Retaining walls – approval requirements

A retaining wall is a wall or structure designed and constructed to support soil at a slope steeper than can be naturally supported.

Retaining walls are only required where there is a possibility of land being adversely affected by subsidence. Retaining walls may be required where there are varying levels of land and that land requires supporting at a steeper angle than the land can naturally support itself.

Responsibility for constructing a retaining wall

Owners of retaining walls are required to maintain their walls in a structurally sound manner.

The party who changes the lie of the land either by excavation or building up (fill) is responsible for building a retaining wall. If both neighbours have altered the lie of the land each neighbour will be responsible for the construction and maintenance of the retaining wall to the extent of their own alteration.

A dividing fence is not considered suitable for retaining soil.

Location of retaining walls

Where retaining walls are required, it is preferred that retaining walls are built within the boundaries of the property where the land is proposed to be altered.

It is important to ensure that privacy is maintained when adding fill to a property. In most instances a 1.8m dividing fence on top of a retaining wall is appropriate to prevent overlooking on an adjoining property. Where a retaining wall is not built next to a property boundary and is higher than 0.5m, an additional privacy screen of 1.6m may be required.

Retaining walls may only be built across boundaries where there is written agreement between the affected neighbours. Where the construction of a retaining wall encroaches across a boundary, a form BA20 must be completed and submitted with the building permit application.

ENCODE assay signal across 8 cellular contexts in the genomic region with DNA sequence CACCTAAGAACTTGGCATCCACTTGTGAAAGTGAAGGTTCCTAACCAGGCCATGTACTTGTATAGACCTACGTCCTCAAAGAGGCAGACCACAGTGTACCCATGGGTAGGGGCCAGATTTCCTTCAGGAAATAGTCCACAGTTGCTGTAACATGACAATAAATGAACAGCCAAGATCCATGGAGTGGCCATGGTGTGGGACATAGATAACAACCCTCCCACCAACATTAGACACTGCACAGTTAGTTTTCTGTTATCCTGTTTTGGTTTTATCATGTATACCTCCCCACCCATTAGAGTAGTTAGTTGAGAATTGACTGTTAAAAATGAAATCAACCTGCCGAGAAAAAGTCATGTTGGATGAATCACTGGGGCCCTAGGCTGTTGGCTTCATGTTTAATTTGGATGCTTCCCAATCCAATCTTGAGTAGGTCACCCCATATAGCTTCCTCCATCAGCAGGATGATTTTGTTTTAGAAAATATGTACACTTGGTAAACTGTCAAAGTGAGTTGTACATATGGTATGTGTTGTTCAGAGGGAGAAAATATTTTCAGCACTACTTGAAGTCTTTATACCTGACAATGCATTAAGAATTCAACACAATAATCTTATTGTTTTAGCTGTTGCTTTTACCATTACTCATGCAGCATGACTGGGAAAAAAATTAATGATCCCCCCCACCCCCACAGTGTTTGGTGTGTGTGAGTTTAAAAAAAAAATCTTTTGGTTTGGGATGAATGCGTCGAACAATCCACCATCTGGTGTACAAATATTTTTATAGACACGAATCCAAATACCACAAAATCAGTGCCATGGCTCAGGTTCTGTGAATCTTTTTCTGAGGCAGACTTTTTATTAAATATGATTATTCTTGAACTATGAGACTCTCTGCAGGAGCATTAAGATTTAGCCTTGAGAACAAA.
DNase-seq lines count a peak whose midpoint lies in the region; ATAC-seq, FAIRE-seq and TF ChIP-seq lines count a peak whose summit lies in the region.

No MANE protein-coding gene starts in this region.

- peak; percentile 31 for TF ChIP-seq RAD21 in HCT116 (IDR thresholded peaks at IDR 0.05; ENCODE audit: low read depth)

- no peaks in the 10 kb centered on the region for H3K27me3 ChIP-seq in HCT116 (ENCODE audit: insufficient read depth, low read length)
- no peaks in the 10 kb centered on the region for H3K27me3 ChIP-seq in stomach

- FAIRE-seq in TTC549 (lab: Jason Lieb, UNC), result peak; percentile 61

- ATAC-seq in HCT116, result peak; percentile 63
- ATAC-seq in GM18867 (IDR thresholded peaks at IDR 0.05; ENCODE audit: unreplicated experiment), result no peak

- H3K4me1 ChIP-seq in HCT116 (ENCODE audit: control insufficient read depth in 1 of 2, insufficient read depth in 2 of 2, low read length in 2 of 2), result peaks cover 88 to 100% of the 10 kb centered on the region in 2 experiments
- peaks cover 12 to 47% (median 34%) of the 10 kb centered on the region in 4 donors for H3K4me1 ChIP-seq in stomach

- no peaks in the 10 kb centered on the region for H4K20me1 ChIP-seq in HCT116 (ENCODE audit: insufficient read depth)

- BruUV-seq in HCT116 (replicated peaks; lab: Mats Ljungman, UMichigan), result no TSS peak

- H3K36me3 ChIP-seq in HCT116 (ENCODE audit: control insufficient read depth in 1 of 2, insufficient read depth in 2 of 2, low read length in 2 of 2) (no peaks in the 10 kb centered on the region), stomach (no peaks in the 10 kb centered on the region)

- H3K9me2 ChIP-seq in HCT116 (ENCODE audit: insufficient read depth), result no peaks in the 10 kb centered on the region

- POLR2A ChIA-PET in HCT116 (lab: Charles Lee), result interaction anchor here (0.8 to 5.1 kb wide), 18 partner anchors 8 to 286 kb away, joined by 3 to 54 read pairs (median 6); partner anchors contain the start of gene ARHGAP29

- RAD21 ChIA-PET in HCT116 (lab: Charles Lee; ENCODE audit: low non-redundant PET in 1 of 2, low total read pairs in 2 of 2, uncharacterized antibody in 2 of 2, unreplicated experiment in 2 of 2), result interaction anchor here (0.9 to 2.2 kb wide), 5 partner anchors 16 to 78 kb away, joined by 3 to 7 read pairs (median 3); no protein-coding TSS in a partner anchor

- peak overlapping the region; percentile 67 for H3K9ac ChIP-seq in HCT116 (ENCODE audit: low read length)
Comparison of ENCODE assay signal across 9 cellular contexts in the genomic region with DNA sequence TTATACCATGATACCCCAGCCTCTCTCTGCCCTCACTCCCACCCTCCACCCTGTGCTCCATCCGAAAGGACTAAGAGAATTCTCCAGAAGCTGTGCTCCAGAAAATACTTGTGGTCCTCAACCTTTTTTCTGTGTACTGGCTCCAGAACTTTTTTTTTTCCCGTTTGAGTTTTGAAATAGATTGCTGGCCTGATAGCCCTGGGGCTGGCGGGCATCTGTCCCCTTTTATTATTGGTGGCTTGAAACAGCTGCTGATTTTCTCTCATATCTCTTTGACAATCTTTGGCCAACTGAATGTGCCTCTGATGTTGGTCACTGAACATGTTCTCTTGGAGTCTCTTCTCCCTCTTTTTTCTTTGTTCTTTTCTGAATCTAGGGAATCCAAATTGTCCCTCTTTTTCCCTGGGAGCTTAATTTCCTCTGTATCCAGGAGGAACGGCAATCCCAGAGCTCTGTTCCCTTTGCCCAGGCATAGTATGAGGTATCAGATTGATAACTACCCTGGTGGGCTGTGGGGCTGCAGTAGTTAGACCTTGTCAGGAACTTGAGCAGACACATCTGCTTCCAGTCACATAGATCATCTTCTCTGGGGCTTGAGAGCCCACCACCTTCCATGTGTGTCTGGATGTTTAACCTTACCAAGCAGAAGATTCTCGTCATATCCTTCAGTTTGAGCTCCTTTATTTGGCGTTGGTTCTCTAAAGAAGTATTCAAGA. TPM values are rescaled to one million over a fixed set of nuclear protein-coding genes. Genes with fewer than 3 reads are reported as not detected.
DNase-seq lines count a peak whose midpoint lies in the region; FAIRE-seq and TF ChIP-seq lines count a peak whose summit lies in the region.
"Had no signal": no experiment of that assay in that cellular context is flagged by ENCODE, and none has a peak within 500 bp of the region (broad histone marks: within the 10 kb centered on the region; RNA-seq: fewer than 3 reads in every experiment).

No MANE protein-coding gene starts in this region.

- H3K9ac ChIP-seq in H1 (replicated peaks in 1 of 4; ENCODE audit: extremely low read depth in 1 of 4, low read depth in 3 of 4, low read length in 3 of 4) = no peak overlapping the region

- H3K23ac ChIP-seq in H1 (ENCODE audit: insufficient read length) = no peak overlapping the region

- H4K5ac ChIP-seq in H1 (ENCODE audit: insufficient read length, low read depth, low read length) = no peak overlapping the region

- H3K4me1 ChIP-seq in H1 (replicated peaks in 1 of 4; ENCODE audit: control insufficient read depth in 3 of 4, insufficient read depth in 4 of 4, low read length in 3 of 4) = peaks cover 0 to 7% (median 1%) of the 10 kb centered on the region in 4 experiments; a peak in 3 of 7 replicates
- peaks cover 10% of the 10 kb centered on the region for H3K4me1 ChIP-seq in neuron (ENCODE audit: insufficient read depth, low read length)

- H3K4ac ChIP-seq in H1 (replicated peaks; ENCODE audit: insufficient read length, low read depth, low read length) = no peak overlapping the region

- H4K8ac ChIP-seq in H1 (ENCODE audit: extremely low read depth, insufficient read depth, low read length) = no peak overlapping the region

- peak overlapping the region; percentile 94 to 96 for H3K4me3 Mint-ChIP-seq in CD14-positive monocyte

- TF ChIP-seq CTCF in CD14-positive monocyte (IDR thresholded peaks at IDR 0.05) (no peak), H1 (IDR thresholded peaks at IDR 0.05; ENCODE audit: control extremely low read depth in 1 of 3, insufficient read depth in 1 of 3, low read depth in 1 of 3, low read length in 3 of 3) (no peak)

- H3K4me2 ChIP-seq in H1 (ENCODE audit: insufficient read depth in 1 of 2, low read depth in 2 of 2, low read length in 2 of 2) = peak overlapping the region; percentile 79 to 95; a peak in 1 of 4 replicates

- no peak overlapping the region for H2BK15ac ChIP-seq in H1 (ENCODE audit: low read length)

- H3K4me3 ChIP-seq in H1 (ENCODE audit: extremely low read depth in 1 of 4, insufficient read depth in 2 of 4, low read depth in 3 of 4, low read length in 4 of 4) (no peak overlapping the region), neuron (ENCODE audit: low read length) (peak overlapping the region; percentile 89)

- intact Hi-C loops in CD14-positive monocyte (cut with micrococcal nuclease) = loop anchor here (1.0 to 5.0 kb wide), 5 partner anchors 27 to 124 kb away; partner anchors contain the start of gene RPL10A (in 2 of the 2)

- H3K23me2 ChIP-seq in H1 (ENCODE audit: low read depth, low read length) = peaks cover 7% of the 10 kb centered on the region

If development (planning) approval is required, both land owners will need to sign the development (planning) application forms.

Planning requirements

An application for development (planning) approval is generally required for residential properties where:

  • Retaining is within the street setback area and has a height of more than 1.0m from natural ground level. This applies to retaining walls associated with fill and excavation
  • Retaining wall is within 1.0m – 1.5m of an adjoining property boundary (not being a street boundary) and has a height of more than 0.5m from natural ground level. This applies to retaining walls associated with fill only
  • Retaining walls and fill with a height of more than 0.5m from natural ground level that are within 7.5m of a property boundary and no screening is provided to prevent overlooking to an adjoining property.

Building permit requirements

A building permit is not required when the retaining wall complies with all of the following:

  • The structure retains ground no more than 0.5m in height; and
  • The structure isn’t associated with other building work or with the protection of land adjoining the land on which the retaining wall is located; and
  • The structure does not affect other land that requires consent.

A retaining wall that does not meet all of the above will require a building permit.

Building permit application forms (certified or uncertified) are available from the Department of Mines, Industry Regulation and Safety website. Certified building permit applications must be accompanied with a Certificate of Design Compliance.

Please refer to the City’s Uncertified Building Application Checklist – Retaining Walls (Class 10b) for information required to be provided with the Building Permit Application (BA2 form).

Fees are in accordance with the Building services fees and charges.

Retaining wall disputes

It is always advisable to attempt to resolve issues or difference in relation to retaining walls by talking with the other party in the first instance.  If you can’t reach agreement the guidelines are designed to assist with the process of dealing with issues which relate to retaining wall disputes. By following these steps carefully, resolutions to issues may be more readily resolved between the parties involved.

Please refer to fact sheet below on the Retaining Wall Dispute Guidelines.